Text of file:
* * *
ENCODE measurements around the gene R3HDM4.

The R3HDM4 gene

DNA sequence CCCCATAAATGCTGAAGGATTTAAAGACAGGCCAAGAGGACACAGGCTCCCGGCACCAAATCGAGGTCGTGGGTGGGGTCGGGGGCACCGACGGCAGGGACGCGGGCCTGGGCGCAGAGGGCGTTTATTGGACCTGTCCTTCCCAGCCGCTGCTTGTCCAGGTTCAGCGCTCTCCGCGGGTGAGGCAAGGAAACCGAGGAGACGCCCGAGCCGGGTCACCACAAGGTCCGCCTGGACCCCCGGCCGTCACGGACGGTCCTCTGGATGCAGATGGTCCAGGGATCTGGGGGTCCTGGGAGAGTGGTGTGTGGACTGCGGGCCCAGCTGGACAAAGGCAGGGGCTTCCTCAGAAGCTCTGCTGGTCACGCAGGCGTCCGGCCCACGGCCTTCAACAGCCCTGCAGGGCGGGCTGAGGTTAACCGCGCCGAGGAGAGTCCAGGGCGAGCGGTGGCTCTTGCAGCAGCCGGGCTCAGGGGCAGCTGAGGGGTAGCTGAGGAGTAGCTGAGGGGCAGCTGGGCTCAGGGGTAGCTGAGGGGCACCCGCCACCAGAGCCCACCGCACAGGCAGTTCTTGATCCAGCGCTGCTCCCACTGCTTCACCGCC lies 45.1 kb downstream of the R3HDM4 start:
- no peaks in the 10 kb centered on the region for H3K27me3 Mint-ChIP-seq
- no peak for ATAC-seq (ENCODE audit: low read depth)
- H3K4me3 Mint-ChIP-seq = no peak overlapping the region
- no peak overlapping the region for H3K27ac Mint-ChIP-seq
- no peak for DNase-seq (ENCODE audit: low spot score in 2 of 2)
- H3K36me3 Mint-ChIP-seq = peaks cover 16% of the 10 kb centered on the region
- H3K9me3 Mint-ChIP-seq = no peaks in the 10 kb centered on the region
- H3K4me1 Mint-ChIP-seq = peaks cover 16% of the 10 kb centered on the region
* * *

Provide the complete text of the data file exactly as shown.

ENCODE measurements around the gene R3HDM4.

The R3HDM4 gene

DNA sequence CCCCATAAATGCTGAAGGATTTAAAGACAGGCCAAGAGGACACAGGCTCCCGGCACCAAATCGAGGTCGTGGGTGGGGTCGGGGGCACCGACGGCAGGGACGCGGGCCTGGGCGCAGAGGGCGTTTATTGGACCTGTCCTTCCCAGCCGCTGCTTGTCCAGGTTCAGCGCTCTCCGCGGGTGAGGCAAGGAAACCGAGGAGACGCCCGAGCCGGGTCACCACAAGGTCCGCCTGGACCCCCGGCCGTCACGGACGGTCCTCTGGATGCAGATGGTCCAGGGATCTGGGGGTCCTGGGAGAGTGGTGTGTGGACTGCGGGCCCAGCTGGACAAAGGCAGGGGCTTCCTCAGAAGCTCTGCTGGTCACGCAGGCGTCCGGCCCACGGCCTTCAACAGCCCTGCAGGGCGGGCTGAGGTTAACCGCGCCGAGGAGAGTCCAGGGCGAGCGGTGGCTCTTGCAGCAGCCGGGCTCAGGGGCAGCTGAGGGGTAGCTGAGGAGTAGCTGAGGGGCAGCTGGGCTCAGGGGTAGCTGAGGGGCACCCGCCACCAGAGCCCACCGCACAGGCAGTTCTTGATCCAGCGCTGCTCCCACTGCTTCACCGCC lies 45.1 kb downstream of the R3HDM4 start:
- no peaks in the 10 kb centered on the region for H3K27me3 Mint-ChIP-seq
- no peak for ATAC-seq (ENCODE audit: low read depth)
- H3K4me3 Mint-ChIP-seq = no peak overlapping the region
- no peak overlapping the region for H3K27ac Mint-ChIP-seq
- no peak for DNase-seq (ENCODE audit: low spot score in 2 of 2)
- H3K36me3 Mint-ChIP-seq = peaks cover 16% of the 10 kb centered on the region
- H3K9me3 Mint-ChIP-seq = no peaks in the 10 kb centered on the region
- H3K4me1 Mint-ChIP-seq = peaks cover 16% of the 10 kb centered on the region